Bochumer Philosophisches Jahrbuch für Antike und Mittelalter: Band 10. 2005
  • ISSN 1384-6663
  • E-ISSN: 1569-9684
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In Plato’s Republic the prime cause of all things, the Good, is presented both as transcending every form of being (509b9 f.) and as the supreme Idea, that is to say as the supreme being. The inconsistency between these two characterizations seems to point to the paradoxical relation subsisting between the absolutely transcendent Good and its supreme self-revelation (the Idea of the Good): by revealing itself, the ἀγαϑὸν ἐπέκεινα τῆς οὐσίας constitutes the highest being and therefore has to be considered to be identical with the ἰδέα τοῦ ἀγαϑοῦ; on the other hand its absolute transcendence implies a clear supereminence in regard to the Idea of the Good. This article tries to highlight and illustrate these antinomic aspects of Plato’s notion of the Good with the help of both the so-called ἄγραφα δόγματα and the representation of the Demiurge in Plato’s work.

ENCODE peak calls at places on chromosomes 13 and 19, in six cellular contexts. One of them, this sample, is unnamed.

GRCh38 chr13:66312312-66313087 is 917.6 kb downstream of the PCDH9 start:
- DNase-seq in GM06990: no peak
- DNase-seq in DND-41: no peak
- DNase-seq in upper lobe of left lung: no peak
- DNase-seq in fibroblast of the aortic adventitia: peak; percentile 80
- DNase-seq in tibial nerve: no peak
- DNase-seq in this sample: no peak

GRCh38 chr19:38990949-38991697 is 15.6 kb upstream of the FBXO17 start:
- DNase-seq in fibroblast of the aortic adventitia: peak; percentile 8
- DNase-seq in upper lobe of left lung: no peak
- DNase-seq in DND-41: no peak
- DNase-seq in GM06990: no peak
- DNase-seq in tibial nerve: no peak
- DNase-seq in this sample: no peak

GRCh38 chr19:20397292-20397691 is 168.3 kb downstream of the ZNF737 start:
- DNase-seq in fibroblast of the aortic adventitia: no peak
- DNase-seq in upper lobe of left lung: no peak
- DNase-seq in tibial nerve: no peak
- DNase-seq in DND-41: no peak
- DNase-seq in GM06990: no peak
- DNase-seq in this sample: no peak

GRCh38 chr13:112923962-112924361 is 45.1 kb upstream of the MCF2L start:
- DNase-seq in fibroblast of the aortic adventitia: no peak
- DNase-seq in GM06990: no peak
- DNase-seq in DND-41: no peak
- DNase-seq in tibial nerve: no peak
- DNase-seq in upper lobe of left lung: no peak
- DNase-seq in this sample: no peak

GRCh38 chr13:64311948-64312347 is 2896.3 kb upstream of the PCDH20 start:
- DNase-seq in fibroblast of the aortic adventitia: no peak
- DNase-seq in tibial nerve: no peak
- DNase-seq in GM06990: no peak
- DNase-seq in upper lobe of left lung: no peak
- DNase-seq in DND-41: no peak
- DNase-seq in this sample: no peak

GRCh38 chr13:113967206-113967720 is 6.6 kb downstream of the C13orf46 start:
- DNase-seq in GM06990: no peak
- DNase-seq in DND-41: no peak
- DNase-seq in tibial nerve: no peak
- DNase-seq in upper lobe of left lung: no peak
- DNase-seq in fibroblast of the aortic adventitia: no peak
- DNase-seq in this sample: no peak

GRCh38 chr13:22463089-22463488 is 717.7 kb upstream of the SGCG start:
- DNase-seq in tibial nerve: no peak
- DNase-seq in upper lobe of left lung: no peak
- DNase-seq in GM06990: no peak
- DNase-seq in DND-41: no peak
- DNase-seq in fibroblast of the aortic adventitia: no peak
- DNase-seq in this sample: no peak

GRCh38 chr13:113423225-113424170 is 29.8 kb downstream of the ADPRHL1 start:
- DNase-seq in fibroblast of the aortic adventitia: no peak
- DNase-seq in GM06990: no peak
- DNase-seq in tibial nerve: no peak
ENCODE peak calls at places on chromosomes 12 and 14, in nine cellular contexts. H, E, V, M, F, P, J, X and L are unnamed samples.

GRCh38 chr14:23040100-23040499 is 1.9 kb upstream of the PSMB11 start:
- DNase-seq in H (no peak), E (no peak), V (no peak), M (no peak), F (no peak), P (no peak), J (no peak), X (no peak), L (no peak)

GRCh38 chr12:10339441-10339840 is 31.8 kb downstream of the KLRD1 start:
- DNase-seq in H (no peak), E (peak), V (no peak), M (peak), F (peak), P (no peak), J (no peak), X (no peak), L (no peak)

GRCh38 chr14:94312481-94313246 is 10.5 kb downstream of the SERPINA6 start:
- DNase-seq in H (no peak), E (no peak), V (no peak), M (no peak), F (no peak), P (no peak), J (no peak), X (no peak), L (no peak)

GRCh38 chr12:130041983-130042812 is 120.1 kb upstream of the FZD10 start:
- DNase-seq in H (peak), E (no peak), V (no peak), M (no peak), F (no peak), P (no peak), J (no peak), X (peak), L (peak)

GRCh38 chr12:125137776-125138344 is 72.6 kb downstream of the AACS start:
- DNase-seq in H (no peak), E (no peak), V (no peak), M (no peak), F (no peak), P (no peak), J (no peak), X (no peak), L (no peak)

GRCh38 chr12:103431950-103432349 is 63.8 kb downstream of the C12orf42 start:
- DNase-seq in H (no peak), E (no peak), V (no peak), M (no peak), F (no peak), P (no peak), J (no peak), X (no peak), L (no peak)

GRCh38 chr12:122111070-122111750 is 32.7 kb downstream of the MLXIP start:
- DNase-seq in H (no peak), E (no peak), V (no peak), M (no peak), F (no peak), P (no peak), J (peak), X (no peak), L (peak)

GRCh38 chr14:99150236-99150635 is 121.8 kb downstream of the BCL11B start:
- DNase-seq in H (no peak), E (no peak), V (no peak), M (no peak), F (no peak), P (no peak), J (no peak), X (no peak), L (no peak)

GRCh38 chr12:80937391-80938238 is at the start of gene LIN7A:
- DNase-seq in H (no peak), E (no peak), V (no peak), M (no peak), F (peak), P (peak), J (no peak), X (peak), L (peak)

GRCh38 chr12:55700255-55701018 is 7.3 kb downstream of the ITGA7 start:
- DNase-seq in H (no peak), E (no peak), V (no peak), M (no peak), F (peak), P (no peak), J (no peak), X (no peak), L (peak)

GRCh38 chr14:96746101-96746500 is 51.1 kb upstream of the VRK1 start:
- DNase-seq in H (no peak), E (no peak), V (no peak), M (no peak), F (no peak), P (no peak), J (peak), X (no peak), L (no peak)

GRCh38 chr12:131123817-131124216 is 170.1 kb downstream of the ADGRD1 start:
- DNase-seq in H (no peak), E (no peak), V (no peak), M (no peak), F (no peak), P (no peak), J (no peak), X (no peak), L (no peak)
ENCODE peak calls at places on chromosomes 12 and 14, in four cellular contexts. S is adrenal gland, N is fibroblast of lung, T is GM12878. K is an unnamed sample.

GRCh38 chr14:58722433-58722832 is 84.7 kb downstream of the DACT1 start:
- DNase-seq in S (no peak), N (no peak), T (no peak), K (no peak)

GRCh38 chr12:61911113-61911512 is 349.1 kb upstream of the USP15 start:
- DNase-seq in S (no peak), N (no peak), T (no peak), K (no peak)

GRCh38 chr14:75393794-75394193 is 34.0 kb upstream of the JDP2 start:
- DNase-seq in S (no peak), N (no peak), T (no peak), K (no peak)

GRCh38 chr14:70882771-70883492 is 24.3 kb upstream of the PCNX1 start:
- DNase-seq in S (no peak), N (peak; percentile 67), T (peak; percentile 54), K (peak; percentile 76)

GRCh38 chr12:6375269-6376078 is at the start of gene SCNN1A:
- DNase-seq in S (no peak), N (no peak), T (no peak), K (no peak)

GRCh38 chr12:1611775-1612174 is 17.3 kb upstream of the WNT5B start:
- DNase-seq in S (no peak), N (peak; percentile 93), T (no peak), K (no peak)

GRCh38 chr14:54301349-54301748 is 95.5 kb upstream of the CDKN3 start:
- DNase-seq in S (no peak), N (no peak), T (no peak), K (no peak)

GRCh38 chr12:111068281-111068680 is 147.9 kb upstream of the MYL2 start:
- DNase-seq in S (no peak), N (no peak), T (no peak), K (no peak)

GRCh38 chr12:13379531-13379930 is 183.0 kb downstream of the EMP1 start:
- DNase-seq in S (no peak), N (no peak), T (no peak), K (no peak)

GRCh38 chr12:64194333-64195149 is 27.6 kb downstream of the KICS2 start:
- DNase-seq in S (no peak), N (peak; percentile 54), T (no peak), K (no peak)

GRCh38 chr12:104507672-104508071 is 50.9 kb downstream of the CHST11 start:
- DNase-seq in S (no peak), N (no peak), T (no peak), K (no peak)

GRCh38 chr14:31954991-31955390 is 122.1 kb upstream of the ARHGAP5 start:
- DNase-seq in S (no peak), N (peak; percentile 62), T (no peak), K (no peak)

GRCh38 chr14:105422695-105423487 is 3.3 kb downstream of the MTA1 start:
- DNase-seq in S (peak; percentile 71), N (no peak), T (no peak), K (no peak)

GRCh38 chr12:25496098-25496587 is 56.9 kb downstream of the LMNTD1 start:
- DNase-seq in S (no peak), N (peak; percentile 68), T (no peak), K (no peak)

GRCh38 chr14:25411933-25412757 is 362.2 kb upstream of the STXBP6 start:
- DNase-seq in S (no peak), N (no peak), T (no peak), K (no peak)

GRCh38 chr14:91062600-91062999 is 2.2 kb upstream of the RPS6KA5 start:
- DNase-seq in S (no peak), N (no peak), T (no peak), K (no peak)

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  • Article Type: Research Article
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